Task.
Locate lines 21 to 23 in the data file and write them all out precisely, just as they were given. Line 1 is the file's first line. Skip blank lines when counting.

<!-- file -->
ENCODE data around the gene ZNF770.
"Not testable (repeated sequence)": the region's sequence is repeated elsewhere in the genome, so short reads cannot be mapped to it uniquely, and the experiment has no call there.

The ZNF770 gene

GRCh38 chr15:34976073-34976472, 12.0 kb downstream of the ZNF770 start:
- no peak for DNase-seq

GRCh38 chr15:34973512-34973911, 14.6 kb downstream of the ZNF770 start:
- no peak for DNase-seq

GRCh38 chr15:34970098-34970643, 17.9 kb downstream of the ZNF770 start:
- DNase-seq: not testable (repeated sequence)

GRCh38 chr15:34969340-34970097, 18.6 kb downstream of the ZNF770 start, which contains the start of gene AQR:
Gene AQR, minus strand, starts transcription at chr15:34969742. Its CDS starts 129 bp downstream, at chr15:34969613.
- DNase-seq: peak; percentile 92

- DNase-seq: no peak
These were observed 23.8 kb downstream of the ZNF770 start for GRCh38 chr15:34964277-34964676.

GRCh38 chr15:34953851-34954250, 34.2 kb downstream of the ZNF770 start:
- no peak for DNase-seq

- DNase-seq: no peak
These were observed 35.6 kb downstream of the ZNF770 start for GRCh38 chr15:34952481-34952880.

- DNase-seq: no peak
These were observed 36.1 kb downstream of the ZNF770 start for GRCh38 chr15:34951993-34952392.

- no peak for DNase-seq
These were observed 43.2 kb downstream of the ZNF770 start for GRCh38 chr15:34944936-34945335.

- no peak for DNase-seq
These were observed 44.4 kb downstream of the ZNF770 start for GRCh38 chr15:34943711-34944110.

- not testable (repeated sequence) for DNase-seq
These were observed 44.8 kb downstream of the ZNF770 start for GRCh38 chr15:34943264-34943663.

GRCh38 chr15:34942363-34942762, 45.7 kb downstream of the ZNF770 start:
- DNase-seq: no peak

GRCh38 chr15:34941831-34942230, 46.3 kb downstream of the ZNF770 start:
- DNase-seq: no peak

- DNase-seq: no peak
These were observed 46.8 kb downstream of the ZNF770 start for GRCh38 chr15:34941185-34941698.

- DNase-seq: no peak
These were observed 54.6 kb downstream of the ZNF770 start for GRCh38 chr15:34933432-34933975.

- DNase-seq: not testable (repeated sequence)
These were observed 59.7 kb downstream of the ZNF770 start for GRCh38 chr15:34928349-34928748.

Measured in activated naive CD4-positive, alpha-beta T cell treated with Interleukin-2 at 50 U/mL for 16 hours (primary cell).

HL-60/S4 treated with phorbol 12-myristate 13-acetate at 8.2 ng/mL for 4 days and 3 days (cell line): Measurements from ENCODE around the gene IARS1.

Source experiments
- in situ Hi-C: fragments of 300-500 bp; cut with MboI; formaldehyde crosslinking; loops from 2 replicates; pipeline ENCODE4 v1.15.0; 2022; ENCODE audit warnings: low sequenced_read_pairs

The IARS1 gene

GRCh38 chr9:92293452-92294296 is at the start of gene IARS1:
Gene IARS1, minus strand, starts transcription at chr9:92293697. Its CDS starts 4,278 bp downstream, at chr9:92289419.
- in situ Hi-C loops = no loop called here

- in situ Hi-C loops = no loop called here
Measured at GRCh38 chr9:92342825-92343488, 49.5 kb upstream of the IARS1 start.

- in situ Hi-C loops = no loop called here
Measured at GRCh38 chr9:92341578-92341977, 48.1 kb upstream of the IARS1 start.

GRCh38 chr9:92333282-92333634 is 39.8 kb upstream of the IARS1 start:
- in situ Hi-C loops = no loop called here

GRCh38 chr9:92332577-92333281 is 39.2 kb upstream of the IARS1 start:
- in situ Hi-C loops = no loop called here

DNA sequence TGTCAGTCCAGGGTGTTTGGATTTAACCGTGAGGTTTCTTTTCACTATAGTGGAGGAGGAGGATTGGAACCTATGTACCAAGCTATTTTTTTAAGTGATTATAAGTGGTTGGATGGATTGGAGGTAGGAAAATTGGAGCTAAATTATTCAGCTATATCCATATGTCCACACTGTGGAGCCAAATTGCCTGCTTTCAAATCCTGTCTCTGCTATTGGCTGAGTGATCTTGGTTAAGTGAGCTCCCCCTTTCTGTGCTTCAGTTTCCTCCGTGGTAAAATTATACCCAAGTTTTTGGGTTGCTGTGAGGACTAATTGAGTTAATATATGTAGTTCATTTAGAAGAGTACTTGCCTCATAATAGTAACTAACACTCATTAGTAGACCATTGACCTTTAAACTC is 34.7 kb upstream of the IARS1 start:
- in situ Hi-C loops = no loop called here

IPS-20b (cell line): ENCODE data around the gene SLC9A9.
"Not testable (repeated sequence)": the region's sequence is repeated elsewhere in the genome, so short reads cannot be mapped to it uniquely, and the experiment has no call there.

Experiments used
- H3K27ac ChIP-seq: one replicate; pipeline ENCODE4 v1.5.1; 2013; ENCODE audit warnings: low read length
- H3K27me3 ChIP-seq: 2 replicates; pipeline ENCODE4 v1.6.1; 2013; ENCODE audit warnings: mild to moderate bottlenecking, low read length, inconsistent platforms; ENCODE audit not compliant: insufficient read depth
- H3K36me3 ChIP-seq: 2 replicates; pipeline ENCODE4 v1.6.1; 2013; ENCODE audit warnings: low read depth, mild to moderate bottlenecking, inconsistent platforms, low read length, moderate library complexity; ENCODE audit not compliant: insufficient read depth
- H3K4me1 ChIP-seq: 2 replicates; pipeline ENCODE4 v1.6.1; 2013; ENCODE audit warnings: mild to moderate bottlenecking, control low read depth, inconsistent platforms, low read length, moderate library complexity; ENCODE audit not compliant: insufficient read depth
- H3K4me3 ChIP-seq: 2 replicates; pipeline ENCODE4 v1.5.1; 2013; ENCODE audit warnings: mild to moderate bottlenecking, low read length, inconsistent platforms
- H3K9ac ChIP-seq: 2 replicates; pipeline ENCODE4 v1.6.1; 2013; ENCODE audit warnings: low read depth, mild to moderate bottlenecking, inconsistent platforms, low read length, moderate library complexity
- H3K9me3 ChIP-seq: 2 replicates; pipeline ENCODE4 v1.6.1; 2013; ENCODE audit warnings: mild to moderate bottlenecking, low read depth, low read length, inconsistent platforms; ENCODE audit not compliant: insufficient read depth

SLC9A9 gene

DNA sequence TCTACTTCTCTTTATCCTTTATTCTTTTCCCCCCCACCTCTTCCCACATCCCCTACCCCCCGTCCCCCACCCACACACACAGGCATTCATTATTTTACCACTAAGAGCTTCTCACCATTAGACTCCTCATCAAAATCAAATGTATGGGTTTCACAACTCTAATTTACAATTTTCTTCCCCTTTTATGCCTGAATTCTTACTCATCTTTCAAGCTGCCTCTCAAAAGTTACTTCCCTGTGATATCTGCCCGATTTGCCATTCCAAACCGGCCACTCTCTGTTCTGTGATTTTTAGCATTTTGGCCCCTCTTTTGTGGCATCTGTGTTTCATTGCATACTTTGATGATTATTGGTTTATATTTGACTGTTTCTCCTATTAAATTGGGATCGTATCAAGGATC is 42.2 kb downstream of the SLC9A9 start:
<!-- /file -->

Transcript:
- no peak for DNase-seq
These were observed 43.2 kb downstream of the ZNF770 start for GRCh38 chr15:34944936-34945335.

- no peak for DNase-seq